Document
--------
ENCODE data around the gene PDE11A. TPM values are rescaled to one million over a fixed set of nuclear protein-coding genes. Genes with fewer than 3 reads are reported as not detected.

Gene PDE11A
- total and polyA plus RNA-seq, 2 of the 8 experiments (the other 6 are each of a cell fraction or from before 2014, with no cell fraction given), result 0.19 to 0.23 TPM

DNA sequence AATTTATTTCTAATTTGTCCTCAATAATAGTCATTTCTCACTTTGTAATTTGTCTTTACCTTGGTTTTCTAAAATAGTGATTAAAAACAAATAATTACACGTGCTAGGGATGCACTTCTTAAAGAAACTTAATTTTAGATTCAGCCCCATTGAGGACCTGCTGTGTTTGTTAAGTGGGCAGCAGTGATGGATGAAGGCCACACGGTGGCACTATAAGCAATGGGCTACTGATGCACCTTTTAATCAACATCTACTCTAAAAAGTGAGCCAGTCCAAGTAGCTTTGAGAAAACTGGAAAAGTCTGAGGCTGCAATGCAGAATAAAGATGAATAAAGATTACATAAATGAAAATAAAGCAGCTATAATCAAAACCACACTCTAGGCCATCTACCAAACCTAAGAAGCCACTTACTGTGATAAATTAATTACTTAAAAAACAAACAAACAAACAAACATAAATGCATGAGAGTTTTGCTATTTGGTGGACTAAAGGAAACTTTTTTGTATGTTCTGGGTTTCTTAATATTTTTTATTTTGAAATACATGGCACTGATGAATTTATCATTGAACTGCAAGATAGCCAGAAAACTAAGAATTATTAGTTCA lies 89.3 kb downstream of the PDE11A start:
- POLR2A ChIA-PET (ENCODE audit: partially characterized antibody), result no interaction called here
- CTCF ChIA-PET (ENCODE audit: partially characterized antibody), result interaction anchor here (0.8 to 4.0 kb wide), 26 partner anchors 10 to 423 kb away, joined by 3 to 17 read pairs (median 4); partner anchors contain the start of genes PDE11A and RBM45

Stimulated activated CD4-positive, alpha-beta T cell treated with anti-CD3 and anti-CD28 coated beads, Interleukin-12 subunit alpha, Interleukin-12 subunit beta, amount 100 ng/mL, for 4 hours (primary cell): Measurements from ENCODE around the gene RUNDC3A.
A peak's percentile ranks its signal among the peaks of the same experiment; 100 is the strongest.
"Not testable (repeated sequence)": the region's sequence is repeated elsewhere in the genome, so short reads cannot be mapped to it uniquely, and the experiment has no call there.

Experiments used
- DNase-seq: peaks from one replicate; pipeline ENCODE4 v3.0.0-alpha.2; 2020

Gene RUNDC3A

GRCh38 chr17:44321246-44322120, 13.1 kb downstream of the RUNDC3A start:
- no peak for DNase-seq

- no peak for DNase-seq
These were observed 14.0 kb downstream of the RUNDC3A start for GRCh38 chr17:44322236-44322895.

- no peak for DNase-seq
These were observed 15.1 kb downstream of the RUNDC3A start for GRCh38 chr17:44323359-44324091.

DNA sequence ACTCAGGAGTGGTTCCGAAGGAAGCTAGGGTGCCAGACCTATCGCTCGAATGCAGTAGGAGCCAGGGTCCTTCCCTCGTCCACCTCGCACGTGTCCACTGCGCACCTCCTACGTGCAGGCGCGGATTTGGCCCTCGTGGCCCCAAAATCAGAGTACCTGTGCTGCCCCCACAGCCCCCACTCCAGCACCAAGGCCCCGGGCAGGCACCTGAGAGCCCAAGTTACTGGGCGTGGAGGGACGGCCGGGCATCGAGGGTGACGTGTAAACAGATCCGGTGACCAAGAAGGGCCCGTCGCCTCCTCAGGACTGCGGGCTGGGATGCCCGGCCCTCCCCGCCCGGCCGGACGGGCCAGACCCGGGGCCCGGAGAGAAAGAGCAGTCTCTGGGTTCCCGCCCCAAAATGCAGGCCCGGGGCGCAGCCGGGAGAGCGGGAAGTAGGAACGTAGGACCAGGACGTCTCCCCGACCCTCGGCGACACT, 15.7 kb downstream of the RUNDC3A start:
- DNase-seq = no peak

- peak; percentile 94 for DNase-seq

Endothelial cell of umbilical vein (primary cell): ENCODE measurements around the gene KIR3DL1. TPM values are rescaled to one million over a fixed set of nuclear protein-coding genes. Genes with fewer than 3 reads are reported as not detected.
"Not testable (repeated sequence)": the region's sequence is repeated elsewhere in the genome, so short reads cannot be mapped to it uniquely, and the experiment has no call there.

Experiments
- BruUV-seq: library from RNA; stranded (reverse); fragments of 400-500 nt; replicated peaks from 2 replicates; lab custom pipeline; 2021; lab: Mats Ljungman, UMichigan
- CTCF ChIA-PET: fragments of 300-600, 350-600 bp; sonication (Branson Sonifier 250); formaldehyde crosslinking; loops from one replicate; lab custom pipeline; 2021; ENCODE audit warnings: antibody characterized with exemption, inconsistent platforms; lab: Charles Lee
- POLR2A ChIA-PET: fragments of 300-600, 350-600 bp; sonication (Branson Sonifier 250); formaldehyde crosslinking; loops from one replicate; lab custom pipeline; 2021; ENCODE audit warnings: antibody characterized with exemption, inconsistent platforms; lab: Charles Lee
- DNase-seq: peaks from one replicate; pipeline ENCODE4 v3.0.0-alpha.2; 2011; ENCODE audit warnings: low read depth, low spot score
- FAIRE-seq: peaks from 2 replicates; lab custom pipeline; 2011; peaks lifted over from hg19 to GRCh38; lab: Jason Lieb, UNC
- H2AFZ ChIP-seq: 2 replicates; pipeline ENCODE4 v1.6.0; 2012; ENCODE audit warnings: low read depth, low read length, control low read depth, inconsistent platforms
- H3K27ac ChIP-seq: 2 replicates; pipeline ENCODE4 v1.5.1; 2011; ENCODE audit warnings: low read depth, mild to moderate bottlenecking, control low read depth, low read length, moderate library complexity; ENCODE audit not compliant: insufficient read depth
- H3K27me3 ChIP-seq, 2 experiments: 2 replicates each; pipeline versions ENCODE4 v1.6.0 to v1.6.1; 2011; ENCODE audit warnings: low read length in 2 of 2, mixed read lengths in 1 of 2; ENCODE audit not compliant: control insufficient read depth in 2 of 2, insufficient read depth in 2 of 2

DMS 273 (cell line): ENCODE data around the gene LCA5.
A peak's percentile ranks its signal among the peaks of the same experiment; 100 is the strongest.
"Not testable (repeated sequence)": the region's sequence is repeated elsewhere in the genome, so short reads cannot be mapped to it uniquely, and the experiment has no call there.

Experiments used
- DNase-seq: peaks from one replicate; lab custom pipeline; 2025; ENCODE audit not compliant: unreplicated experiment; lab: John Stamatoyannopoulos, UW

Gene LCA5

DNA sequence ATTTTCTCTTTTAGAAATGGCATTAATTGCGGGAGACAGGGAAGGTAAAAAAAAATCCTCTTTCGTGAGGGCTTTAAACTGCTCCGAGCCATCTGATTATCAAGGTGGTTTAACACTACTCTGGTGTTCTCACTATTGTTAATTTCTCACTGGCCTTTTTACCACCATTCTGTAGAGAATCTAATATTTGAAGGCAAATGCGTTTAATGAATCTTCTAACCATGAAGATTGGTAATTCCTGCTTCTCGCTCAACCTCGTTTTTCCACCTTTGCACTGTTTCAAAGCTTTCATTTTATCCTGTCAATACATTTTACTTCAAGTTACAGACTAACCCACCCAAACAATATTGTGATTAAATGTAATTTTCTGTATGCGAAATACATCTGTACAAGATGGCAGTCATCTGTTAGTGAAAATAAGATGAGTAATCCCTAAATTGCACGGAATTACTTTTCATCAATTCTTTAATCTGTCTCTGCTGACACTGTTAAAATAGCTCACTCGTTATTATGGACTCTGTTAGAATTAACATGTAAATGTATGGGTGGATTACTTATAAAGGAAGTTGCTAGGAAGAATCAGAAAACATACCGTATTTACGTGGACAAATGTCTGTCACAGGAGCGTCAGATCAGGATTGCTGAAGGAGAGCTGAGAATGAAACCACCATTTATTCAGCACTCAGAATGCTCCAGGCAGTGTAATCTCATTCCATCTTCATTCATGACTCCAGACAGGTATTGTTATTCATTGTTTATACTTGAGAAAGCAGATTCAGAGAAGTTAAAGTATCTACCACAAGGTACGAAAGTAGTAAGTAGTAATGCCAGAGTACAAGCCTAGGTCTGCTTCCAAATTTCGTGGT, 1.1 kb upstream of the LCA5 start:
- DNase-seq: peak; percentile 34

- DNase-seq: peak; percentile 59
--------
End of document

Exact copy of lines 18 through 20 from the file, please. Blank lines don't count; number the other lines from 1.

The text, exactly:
These were observed 15.1 kb downstream of the RUNDC3A start for GRCh38 chr17:44323359-44324091.

DNA sequence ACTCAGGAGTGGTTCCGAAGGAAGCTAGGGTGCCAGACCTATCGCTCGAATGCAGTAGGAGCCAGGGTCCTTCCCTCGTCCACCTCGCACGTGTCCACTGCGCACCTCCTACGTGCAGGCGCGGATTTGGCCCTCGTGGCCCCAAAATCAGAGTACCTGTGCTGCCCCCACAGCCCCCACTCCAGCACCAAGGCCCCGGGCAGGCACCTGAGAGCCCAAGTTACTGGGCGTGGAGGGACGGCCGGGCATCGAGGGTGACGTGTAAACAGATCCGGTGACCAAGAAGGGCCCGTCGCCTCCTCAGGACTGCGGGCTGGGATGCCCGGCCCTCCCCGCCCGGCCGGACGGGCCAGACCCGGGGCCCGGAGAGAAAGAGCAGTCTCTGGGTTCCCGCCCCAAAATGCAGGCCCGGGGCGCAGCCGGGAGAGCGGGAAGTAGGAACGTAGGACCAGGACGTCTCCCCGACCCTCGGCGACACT, 15.7 kb downstream of the RUNDC3A start:
- DNase-seq = no peak